Republicans Are Planning to Spend $20 Million So You Won’t Vote

The party is recruiting 50,000 volunteers in 15 states to “monitor polling places and challenge ballots and voters deemed suspicious.”
May 19, 2020, 5:14pm
A worker helps voter outside the Frank P. Zeidler Municipal Building Monday March 30, 2020, in Milwaukee.

The Republican Party is building a program to recruit tens of thousands of volunteers in over a dozen states to conduct anti-”voter fraud” efforts, which means monitoring polls and challenging votes and voter registrations, according to the New York Times.

The party, backed by President Donald Trump, is spending $20 million on its efforts, which intends to recruit up to 50,000 volunteers in 15 states to “monitor polling places and challenge ballots and voters deemed suspicious,” the Times reports. The money is also intended to fight Democratic-backed lawsuits against alleged voter suppression efforts on the part of Republicans.


The GOP appears to be capitalizing on a 2018 federal court decision allowing a decades-long consent decree to expire, which had barred the Republican National Committee from pursuing certain “ballot security” measures. In that effort in New Jersey in 1981, the RNC started a “ballot security task force” of armed, off-duty police officers to patrol minority-majority precincts in Newark and Trenton.

The court decree had been violated by the GOP and then updated several times over the past four decades until its expiration two and a half years ago.

The new effort tracks with a longstanding trend among Republicans and conservative activists to tighten up voting laws. Currently, 18 states have laws on the books requiring voter ID, with many of those passed in the aftermath of the 2010 Republican wave election.

GOP-run legislatures such as those in North Carolina and Wisconsin have also faced numerous lawsuits over gerrymandering, although a 2019 Supreme Court decision took the power out of the hands of the federal courts to fix partisan gerrymandering.

In Georgia, for example, an election for the state Supreme Court which had been scheduled for Tuesday was canceled by the state’s GOP leadership in February, so Republican Gov. Brian Kemp could instead appoint a replacement for the retiring justice who could fill the seat until after the 2022 elections. Georgia has noticeably shifted to the left in recent elections, and is considered a battleground state in 2020.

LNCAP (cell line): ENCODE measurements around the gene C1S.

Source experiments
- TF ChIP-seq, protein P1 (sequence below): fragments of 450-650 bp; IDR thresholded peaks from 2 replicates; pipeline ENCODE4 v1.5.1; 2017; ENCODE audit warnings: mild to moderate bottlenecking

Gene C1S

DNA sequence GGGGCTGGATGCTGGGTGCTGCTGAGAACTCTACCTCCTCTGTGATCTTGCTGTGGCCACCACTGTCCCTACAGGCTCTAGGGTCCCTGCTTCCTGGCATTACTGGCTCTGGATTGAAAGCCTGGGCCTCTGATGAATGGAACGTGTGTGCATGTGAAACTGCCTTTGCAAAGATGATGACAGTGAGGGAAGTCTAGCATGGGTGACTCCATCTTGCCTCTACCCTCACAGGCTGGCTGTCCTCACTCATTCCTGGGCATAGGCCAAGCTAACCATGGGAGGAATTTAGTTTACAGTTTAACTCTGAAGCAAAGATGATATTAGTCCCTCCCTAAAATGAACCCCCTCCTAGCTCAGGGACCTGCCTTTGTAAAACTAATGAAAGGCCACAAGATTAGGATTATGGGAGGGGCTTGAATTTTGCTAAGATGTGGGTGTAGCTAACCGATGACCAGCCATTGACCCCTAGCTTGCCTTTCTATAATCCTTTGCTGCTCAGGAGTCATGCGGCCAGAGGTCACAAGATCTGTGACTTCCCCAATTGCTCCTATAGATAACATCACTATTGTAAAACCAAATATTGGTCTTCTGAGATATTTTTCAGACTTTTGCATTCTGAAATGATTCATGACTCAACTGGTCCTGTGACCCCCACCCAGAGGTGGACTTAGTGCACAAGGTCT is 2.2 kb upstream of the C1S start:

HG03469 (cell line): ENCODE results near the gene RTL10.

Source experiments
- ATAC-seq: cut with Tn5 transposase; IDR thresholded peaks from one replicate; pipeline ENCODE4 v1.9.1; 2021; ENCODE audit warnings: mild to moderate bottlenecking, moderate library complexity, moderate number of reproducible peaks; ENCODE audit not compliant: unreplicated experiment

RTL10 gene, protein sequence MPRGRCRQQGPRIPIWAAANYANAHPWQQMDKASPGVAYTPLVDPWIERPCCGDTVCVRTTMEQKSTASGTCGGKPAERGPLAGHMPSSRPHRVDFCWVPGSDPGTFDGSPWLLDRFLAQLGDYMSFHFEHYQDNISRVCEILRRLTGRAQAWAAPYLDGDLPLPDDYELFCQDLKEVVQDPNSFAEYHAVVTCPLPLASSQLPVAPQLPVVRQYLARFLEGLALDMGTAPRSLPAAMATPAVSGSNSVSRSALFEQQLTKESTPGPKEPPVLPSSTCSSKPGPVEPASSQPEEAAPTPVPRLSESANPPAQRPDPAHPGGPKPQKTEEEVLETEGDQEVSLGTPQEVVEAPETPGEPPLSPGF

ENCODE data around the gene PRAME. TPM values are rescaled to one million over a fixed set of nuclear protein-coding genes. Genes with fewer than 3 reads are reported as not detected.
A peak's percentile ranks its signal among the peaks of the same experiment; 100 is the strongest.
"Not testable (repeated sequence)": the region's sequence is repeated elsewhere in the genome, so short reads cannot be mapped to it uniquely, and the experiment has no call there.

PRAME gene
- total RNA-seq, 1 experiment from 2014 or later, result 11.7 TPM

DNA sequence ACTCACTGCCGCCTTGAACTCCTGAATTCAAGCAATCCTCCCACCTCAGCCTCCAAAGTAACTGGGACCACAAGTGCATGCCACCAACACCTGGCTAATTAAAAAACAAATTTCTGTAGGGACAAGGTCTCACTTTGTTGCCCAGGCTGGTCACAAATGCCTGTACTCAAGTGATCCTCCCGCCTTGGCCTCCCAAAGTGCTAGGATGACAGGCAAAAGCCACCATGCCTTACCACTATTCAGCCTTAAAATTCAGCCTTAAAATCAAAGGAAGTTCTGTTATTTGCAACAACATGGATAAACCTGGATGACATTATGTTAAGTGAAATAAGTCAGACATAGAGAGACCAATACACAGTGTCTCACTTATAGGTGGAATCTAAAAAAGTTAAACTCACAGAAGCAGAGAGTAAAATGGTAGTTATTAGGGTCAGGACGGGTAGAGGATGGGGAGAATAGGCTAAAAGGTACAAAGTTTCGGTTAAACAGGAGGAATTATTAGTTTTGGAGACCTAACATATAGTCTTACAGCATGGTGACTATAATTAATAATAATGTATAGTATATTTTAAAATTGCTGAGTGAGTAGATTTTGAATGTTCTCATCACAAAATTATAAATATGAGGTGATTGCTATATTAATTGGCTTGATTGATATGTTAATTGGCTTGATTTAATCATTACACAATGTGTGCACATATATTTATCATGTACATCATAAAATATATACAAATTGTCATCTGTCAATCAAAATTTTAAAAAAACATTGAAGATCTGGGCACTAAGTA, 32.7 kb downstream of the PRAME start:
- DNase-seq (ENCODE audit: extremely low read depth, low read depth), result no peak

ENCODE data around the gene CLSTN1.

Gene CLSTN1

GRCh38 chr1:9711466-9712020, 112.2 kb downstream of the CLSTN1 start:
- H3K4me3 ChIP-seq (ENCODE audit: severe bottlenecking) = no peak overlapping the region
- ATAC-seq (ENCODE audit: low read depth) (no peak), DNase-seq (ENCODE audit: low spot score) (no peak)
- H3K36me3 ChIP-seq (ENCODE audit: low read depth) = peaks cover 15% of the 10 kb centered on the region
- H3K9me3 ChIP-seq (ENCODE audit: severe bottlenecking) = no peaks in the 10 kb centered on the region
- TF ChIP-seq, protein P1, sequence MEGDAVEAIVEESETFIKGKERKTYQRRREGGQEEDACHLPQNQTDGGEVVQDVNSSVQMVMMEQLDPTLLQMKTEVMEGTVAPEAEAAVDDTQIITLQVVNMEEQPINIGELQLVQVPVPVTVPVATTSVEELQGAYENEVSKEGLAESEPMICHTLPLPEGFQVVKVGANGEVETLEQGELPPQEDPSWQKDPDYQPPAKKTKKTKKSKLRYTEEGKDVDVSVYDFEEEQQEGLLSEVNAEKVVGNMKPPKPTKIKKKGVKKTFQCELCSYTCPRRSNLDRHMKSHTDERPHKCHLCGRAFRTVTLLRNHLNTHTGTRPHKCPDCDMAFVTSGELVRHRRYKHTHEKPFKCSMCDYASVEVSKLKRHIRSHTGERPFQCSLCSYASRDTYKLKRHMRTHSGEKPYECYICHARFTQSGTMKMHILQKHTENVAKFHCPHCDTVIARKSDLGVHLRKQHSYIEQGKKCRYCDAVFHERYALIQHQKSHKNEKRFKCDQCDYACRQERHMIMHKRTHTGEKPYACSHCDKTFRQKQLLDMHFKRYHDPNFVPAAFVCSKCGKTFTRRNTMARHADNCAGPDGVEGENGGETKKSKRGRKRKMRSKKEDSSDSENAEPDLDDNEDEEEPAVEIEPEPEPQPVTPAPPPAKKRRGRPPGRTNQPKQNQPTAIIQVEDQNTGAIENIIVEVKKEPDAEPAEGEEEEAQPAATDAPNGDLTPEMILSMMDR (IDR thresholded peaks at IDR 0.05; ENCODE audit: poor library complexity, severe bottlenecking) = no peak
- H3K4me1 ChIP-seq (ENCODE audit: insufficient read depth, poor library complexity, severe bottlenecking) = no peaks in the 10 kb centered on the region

In recent years, however, there’s been a major push from Democrats and progressive activists to expand voting rights and voter access. Nineteen states and the District of Columbia have implemented automatic voter registration (AVR) since 2016, according to the National Conference of State Legislatures. And when the Democrats took control of the House in 2019, the first bill they passed was the “For the People” Act, which would expand voter access and overhaul redistricting, among other things. (The bill has gone nowhere in the Republican-controlled Senate.)

And there’s a fight brewing in Congress over progressive proposals to expand voting by mail, due to the uncertainty presented by the coronavirus. A study on Wisconsin’s April 7 election this week found that there was a “statistically and economically significant association between in-person voting and the spread of COVID-19 two to three weeks after the election,” according to the National Bureau for Economic Research.

President Donald Trump called voting by mail “corrupt” last month despite the fact that he voted by mail himself in Florida’s March primary.

“The federal government is not going to take over the way we do elections,” Senate Majority Leader Mitch McConnell said last month. “They’re done at the state and local level and every state is different. They’re fully capable of doing that, as they have for many years.”

Cover: A worker helps voter outside the Frank P. Zeidler Municipal Building Monday March 30, 2020, in Milwaukee. The city is now allowing drive up early voting for the state's April 7 election. (AP Photo/Morry Gash)